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Author: Subject: Whats the most dangerous chemical you've ever synthesized?
AJKOER
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[*] posted on 16-6-2014 at 09:30


As a kid, I managed to prepare approximately 7 cc of very pure NCl3!

What was unexpected was not the magnitude of explosion as witnessed from 300 meters, but the shockwave at around 50 meters that apparently was strong enough to knocked someone over.

A good general rule, the power of an explosive follows a cubic rule with respect to weight. So, for example, increasing the weight from 1 mg to 10 mg, creates an explosion that is roughly a 1,000 times larger then was observed with the 1 mg. Double the weight, eight times, etc.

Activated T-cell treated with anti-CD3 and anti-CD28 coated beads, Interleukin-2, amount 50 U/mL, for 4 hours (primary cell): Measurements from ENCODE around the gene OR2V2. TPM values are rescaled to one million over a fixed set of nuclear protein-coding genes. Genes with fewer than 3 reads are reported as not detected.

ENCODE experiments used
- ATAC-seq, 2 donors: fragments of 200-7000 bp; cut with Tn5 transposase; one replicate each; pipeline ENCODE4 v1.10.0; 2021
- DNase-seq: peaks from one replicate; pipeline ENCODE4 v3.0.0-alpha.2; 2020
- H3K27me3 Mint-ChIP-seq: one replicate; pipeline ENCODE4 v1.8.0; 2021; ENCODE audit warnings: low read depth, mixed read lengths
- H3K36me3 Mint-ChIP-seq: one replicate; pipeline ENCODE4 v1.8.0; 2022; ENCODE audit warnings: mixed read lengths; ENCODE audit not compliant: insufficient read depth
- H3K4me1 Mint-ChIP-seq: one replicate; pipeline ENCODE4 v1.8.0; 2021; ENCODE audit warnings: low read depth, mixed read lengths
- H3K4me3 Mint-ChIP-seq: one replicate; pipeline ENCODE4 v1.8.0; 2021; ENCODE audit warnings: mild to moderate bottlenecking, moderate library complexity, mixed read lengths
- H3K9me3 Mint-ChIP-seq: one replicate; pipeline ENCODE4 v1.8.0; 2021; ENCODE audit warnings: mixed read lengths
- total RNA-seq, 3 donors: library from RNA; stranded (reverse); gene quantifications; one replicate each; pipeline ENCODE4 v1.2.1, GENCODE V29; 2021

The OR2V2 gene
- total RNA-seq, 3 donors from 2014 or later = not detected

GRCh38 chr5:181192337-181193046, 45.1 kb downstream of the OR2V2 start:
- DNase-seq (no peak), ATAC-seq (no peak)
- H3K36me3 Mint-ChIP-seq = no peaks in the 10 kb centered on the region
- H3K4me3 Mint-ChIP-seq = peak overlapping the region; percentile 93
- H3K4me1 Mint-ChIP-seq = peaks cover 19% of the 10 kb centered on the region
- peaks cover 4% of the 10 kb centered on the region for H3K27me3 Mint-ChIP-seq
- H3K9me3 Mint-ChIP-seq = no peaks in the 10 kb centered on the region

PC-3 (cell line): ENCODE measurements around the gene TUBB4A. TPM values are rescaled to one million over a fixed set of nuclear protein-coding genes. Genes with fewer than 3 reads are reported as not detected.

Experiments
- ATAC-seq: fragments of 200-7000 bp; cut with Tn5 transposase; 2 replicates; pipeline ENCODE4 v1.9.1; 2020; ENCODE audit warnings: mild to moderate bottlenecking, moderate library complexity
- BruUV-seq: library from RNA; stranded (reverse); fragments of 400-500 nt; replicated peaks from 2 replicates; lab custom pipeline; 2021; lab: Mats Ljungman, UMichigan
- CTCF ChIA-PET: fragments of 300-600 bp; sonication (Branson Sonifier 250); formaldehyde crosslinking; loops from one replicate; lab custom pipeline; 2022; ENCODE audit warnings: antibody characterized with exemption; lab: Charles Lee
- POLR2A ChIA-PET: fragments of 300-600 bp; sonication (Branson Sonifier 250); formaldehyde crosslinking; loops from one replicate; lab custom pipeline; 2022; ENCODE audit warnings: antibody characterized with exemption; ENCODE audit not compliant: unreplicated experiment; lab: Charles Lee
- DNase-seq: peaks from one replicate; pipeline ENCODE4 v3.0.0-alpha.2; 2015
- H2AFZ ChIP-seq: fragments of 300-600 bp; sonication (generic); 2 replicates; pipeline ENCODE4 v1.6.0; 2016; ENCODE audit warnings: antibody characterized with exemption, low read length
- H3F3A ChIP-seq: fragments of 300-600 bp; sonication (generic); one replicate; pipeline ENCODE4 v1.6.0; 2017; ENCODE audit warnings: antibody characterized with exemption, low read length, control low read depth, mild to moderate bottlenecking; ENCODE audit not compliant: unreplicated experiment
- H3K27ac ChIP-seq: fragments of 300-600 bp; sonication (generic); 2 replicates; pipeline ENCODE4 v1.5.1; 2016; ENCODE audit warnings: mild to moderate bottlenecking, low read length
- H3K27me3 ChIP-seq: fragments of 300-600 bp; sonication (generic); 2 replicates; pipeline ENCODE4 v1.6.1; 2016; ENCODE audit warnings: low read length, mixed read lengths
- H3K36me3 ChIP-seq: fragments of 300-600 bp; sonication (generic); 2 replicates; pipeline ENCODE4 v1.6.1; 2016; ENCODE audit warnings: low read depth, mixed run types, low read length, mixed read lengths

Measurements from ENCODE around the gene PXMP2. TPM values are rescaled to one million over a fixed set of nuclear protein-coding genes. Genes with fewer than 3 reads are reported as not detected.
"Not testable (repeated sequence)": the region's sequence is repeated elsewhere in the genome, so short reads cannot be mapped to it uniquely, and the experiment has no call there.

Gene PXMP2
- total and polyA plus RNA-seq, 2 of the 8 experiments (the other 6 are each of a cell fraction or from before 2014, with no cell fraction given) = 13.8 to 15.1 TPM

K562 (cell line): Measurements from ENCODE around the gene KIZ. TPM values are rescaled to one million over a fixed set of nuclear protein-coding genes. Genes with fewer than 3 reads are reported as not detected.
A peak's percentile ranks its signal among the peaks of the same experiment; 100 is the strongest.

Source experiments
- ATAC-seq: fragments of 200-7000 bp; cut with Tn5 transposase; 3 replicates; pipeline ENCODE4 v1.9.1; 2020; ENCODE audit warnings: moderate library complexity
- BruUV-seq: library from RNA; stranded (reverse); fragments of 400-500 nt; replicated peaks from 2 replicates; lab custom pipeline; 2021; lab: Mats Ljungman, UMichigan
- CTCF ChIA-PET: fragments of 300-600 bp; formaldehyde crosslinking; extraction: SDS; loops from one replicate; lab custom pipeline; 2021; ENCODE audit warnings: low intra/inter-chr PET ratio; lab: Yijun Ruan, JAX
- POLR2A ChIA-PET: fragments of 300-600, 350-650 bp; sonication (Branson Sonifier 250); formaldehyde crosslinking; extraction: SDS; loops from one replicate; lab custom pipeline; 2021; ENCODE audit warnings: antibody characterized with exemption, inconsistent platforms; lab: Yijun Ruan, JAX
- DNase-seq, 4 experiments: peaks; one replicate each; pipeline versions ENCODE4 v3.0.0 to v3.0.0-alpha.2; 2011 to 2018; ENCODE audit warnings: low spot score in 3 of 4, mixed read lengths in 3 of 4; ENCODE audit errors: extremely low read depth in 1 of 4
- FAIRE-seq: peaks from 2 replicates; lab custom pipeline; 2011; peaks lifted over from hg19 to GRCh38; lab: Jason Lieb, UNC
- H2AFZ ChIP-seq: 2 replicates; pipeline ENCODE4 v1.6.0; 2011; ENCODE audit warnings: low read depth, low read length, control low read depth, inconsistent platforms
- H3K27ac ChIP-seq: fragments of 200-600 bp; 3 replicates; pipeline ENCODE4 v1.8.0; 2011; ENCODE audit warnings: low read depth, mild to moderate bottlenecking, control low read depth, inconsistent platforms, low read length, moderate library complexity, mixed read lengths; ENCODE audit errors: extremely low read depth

By the way in comparison to NI3, the latter is a harmless toy in my opinion.

Some advice, avoid accidental formation of NCl3 if you value your body parts.
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[*] posted on 16-6-2014 at 09:35


Umm, I though it scaled with respect to the cube root (8x the explosive will produce the same overpressure at twice the distance).



As below, so above.
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[*] posted on 16-6-2014 at 10:03


Nitrogen Triiodide. I set some up for a demonstration once and was working on something else outside. It unexpectedly blew up about 15 feet away as it finished drying, despite being under a heavy plastic dome. The top blew off several yards into the air, and it was scary but totally exhilarating. I think the cause of initiation may have been a small insect touching it.